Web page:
Guest writer, Jason Gartshore of the Americana Review shows you his roots
On my way to work one day listening to "The Big D" Dallas Wayne do his usual outstanding morning show on Sirius/XM's Outlaw Country channel, a subject was broached that spawned this piece. He stated there were three albums that stand out in his mind as being the most impactful, most complete and powerful records that have simply blown him away. One of them was an album by Steve Earle, "Guitar Town", an album and singer that was ahead of his time when that record was released. While Dallas was talking albums, I'm going to focus on three songs that have forged my tastes in music over the years: songs that still sound as fresh today as they did when I first heard them years ago. I will confess one of the songs is a recent release, say within the last two years. No matter, it's one of the best written songs that I've ever heard. Here's my big three:
1. The Dark End of the Street, Flying Burrito Brothers version: Written by Dan Penn and Chips Moman, this song has been covered many, many times by a range of artists as diverse as Percy Sledge, The Allman Brothers, Bruce Springsteen, Ryan Adams with Courtney Love, Aretha Franklin, Eva Cassidy, Porter Wagoner and Dolly Parton, and Richard and Linda Thompson. A beautifully written story of lust and sin, it's no wonder this song has been covered so many times. But for me, this version by the Flying Burrito Brothers is the definitive version. A group that was at the forefront of the country-rock movement in the late 1960s/early 1970s, the musicianship and harmonies on this version are second to none. The vocal performance of Gram Parsons on this track captures the pain, longing, fear and guilt of the narrator as if the man was living the story himself. It was this song that introduced me to the early country-rock sound that existed before the Eagles came to prominence. A vastly underrated group in their time, the influence of The Flying Burrito Brothers, and especially member Gram Parsons, is still being felt in popular music today. A movement exists to have Mr. Parsons inducted in to the Country Music Hall of Fame, but that's a whole other topic for another day.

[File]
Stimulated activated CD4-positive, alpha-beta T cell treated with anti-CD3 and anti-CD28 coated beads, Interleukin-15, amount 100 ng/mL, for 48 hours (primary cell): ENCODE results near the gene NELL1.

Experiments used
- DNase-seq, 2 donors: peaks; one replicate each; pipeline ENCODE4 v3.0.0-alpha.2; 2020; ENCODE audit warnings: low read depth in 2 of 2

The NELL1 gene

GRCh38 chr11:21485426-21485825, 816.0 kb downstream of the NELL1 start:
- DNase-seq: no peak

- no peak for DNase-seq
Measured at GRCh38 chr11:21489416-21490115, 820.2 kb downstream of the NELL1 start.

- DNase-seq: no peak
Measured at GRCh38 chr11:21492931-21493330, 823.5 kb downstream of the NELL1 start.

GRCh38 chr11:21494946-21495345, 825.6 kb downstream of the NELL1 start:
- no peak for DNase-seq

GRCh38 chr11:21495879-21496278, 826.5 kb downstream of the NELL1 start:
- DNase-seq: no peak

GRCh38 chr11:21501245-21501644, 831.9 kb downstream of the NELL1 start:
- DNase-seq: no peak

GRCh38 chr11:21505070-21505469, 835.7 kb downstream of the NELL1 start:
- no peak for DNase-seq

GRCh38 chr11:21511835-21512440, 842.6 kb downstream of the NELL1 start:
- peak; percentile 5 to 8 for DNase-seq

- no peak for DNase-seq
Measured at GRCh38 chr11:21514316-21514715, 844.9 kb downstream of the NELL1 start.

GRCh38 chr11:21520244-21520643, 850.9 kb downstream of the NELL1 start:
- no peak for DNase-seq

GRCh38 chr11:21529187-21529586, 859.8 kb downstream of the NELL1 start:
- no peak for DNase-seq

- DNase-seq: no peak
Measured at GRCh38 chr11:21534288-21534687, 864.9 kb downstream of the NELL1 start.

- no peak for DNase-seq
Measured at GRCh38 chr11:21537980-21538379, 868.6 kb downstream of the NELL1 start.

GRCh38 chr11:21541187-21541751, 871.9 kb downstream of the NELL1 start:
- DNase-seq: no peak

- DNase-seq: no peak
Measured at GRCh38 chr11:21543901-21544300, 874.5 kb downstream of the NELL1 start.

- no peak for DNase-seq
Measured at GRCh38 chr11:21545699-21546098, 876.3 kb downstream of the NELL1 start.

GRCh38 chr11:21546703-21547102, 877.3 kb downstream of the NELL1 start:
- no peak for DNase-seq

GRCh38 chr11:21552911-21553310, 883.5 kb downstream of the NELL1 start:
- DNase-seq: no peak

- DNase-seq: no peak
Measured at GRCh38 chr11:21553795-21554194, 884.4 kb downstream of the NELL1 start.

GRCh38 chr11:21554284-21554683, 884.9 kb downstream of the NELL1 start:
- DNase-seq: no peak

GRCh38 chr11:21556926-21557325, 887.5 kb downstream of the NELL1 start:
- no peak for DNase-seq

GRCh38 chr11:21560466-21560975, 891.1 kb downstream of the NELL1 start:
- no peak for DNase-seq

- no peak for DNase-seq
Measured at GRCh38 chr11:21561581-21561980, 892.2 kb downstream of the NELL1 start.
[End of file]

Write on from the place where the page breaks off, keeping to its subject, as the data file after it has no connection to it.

2. The Grand Tour, George Jones version: Written by Norro Wilson, Carmol Taylor and George Richey, this song became Mr. Jones's sixth number one song in 1974. I was only one year old at that time, but my first memory of this song was not long after, if one can believe it. I can remember sitting in the back seat of my dad's 1976 Ford LTD when I was four years old and hearing that song for the first time in 1977. Clearly I was much too young to appreciate the subject matter of the song, but what struck me back then as it does today was the sadness and the loneliness that Mr. Jones had in his voice during that performance. As the year's rolled on and life happened, my appreciation for the story and performance of this song deepened. There will never be another George Jones, one who can convey pain and heartbreak in such a way as to make one feel like they were not alone in this world ... that someone else had experienced what one was going through and they made it. We are blessed to have recordings such as this song that remain a part of Mr. Jones's legacy. This is the quintessential version of this song.
3. Waiting on June, Holly Williams: Written by Ms. Williams, this biographical tale is one of the greatest songs ever written. Told from the perspective of her grandfather on her mother's side, it is a tale of her grandparents’ life story together. The story begins as 10 year olds in the cotton fields, and ends as we all meet our inevitable end. But what a story that exists in between. This song and performance is an outstanding, lasting, and beautiful tribute to her grandparents. I can actually make it through this song without tearing up now, not an easy task. One should not be surprised at the level of talent that exists with Holly Williams. Her family lineage is well established, as the daughter of Hank Williams Jr., and granddaughter of Hank Williams, Sr. With this song and this performance, Ms. Williams sets herself apart from the field of her legendary predecessors. It is an honor to have Holly Williams in the Americana field. She will have a long, lasting career as a singer and songwriter. This song alone has established that.